4K for the Masses

After our experience with Trinity and Ivy Bridge builds for HTPC purposes, we had reached the conclusion that a discrete GPU was necessary only if advanced rendering algorithms (using madVR's resource intensive scaling algorithms) or 4K support was necessary. In fact, the 4K media player supplied by Sony along with their $25K 84" 4K TV was a Dell XPS desktop PC with a AMD graphics card's HDMI output providing the 4K signal to the TV. Ivy Bridge obtained 4K display support last October, but not over the HDMI port (which is the only way to get 4K content on supported TVs).

The good news is that Haswell's 4K over HDMI works well, in a limited sort of way. In our first experiment, we connected our build to a Sony XBR-84X900 84" 4K LED TV. The full set of supported 4K resolutions (4096x2160 @ 23 Hz and 24 Hz, as well as 3840x2160 @ 23 Hz, 24 Hz, 25 Hz, 29 Hz and 30 Hz) was driven without issues.

4K H.264 decode using DXVA2 Native and QuickSync modes in LAV Video Decoder works without issues (this works well in Ivy Bridge too, just that Ivy Bridge didn't have the ability to output 4K over HDMI or any other single video link). Using madVR with 4K is out of the question (even with DXVA2 scaling), but EVR and EVR-CP both work without dropping any frames.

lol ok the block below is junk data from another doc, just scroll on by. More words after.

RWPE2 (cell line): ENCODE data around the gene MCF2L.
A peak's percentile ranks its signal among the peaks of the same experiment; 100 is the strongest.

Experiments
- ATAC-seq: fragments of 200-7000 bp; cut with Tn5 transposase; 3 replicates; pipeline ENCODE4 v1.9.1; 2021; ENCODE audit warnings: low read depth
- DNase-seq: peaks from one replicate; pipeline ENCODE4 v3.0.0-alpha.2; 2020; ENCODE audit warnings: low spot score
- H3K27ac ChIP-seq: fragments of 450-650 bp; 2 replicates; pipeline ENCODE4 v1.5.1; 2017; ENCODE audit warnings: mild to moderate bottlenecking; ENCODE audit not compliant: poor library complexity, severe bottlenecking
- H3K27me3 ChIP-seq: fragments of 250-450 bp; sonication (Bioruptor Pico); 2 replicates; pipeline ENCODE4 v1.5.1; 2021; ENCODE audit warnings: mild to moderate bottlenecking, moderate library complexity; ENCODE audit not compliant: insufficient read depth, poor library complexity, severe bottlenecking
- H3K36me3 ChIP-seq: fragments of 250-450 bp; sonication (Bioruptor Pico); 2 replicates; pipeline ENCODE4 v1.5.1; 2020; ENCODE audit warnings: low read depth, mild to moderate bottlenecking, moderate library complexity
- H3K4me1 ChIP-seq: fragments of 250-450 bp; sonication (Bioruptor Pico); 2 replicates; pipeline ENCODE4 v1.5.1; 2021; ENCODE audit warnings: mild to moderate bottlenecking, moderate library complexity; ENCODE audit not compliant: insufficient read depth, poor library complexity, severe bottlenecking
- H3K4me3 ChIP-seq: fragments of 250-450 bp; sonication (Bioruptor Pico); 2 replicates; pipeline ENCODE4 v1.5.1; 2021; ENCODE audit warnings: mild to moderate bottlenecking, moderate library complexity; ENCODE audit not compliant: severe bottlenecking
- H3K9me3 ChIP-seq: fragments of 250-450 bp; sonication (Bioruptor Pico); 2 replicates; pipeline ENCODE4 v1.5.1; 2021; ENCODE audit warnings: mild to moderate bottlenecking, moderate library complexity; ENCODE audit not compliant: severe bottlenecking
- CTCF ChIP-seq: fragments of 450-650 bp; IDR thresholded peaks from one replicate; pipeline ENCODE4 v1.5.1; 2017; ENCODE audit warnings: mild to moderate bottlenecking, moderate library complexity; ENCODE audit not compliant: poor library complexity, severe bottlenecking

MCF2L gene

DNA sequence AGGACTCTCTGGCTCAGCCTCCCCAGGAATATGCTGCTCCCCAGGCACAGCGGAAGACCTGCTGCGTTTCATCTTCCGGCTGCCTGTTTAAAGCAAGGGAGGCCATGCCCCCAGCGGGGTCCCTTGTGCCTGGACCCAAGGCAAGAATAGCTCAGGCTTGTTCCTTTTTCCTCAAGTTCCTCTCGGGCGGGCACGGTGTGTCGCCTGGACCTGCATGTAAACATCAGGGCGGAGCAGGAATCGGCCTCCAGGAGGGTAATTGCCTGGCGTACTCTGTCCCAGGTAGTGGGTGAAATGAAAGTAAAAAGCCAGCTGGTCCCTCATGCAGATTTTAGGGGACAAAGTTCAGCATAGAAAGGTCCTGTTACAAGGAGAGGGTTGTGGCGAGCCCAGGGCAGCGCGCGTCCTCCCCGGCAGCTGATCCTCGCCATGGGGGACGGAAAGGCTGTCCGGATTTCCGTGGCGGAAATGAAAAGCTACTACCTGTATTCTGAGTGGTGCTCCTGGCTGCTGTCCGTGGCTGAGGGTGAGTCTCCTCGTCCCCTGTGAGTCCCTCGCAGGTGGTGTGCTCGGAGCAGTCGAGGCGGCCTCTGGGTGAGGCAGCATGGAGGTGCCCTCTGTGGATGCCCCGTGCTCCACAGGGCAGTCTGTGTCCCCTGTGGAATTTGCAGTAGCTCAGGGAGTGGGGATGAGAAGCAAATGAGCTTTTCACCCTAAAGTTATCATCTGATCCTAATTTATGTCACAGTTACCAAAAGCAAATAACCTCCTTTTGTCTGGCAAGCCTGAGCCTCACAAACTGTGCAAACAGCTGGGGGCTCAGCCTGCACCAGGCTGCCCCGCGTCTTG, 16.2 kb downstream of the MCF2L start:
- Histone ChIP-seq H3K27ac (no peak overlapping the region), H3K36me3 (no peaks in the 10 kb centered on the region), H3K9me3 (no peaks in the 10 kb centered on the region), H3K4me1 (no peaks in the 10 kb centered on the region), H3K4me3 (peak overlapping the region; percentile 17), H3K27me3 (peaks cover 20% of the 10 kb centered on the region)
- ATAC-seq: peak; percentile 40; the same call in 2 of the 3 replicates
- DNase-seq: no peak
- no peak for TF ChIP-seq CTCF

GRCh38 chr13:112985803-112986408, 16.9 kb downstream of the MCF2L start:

Now, for the bad news: If you are hoping to drive the ~$1300 Seiki Digital SE50UY04 50" 4K TV (the cheapest 4K TV in the market right now), I would suggest some caution. Our build tried to drive a 3840x2160 @ 30 Hz resolution to the Seiki TV on boot, but the HDMI link never got locked (the display would keep flickering on and off). The frequency of locking was inversely proportional to the HDMI cable length. The NVIDIA GT 640s that we tested in the same setup with the same cables and TV managed to drive the 4K Quad FHD resolutions without problems. We were able to recreate the situation with multiple Seiki units.

At this juncture, we are not sure whether this is an issue with the ASRock Z87E-ITX board in particular or a problem for all Haswell boards. Intel suggested that the HDMI level shifter used by ASRock might not be up to the mark for 4K output, but that doesn't explain why the output to the Sony 84" TV worked without issues. In short, if you have a Seiki 4K TV and want to use a PC to drive that, we would suggest using a NVIDIA GT 640 or greater / AMD 7750 or greater for now. We will update this section as and when we reach closure on the issue with ASRock / Intel.

Network Streaming Performance - Netflix and YouTube QuickSync Gets Open Source Support, Regresses in Quality
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  • jhoff80 - Sunday, June 02, 2013 - link

    This article and the power consumption stats just make me wish that Intel would just make it easier to get a hold of their -T chips for end users. A 35W or 45W chip would be great for me, but the only thing that has full retail availability is the 65W one. (And it's not because it's so early in launch, it's always been way too difficult to get -T versions.) Reply
  • EnzoFX - Sunday, June 02, 2013 - link

    Not to mention expensive! You get the same results by undervolting/underclocking, typically. Reply